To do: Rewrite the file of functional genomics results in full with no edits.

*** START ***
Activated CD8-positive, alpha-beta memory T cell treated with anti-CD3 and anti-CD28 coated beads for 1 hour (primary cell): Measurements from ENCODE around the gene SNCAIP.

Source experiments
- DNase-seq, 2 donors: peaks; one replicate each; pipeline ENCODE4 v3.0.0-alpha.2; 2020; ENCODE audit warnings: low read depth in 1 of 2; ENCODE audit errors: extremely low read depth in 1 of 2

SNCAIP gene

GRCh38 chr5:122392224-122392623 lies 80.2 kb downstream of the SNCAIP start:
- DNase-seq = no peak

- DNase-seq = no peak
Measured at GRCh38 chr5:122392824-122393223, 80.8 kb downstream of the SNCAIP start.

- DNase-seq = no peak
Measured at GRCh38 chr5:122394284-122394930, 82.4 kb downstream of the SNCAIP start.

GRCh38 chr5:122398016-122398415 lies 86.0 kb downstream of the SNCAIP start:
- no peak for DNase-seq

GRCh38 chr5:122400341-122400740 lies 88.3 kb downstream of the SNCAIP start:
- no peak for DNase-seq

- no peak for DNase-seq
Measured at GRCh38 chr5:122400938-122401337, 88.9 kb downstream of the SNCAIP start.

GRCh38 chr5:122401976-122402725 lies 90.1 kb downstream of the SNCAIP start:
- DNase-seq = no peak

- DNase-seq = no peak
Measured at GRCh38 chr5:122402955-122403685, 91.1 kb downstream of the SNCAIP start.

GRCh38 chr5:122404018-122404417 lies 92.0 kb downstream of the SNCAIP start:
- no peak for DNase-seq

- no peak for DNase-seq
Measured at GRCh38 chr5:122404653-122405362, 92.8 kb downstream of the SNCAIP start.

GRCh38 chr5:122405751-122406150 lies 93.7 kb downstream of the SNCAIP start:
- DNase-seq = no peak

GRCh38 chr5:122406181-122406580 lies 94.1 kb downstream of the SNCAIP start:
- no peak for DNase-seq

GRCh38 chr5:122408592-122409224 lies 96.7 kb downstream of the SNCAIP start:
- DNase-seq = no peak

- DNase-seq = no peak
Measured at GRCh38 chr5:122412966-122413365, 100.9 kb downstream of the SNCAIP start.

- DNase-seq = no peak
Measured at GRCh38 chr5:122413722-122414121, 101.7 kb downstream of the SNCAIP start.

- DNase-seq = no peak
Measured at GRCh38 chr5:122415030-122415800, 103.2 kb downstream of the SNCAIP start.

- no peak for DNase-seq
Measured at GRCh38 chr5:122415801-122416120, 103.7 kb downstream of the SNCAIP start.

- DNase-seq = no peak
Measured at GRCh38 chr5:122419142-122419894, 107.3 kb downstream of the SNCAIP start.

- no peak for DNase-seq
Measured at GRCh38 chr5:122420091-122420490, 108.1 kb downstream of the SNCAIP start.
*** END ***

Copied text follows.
Activated CD8-positive, alpha-beta memory T cell treated with anti-CD3 and anti-CD28 coated beads for 1 hour (primary cell): Measurements from ENCODE around the gene SNCAIP.

Source experiments
- DNase-seq, 2 donors: peaks; one replicate each; pipeline ENCODE4 v3.0.0-alpha.2; 2020; ENCODE audit warnings: low read depth in 1 of 2; ENCODE audit errors: extremely low read depth in 1 of 2

SNCAIP gene

GRCh38 chr5:122392224-122392623 lies 80.2 kb downstream of the SNCAIP start:
- DNase-seq = no peak

- DNase-seq = no peak
Measured at GRCh38 chr5:122392824-122393223, 80.8 kb downstream of the SNCAIP start.

- DNase-seq = no peak
Measured at GRCh38 chr5:122394284-122394930, 82.4 kb downstream of the SNCAIP start.

GRCh38 chr5:122398016-122398415 lies 86.0 kb downstream of the SNCAIP start:
- no peak for DNase-seq

GRCh38 chr5:122400341-122400740 lies 88.3 kb downstream of the SNCAIP start:
- no peak for DNase-seq

- no peak for DNase-seq
Measured at GRCh38 chr5:122400938-122401337, 88.9 kb downstream of the SNCAIP start.

GRCh38 chr5:122401976-122402725 lies 90.1 kb downstream of the SNCAIP start:
- DNase-seq = no peak

- DNase-seq = no peak
Measured at GRCh38 chr5:122402955-122403685, 91.1 kb downstream of the SNCAIP start.

GRCh38 chr5:122404018-122404417 lies 92.0 kb downstream of the SNCAIP start:
- no peak for DNase-seq

- no peak for DNase-seq
Measured at GRCh38 chr5:122404653-122405362, 92.8 kb downstream of the SNCAIP start.

GRCh38 chr5:122405751-122406150 lies 93.7 kb downstream of the SNCAIP start:
- DNase-seq = no peak

GRCh38 chr5:122406181-122406580 lies 94.1 kb downstream of the SNCAIP start:
- no peak for DNase-seq

GRCh38 chr5:122408592-122409224 lies 96.7 kb downstream of the SNCAIP start:
- DNase-seq = no peak

- DNase-seq = no peak
Measured at GRCh38 chr5:122412966-122413365, 100.9 kb downstream of the SNCAIP start.

- DNase-seq = no peak
Measured at GRCh38 chr5:122413722-122414121, 101.7 kb downstream of the SNCAIP start.

- DNase-seq = no peak
Measured at GRCh38 chr5:122415030-122415800, 103.2 kb downstream of the SNCAIP start.

- no peak for DNase-seq
Measured at GRCh38 chr5:122415801-122416120, 103.7 kb downstream of the SNCAIP start.

- DNase-seq = no peak
Measured at GRCh38 chr5:122419142-122419894, 107.3 kb downstream of the SNCAIP start.

- no peak for DNase-seq
Measured at GRCh38 chr5:122420091-122420490, 108.1 kb downstream of the SNCAIP start.